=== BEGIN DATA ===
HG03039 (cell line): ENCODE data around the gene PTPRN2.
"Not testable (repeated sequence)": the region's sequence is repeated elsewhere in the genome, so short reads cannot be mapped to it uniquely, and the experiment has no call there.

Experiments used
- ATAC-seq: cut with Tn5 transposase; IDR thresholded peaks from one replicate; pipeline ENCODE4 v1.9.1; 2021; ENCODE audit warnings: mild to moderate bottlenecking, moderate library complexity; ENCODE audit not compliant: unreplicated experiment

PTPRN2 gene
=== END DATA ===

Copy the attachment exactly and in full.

HG03039 (cell line): ENCODE data around the gene PTPRN2.
"Not testable (repeated sequence)": the region's sequence is repeated elsewhere in the genome, so short reads cannot be mapped to it uniquely, and the experiment has no call there.

Experiments used
- ATAC-seq: cut with Tn5 transposase; IDR thresholded peaks from one replicate; pipeline ENCODE4 v1.9.1; 2021; ENCODE audit warnings: mild to moderate bottlenecking, moderate library complexity; ENCODE audit not compliant: unreplicated experiment

PTPRN2 gene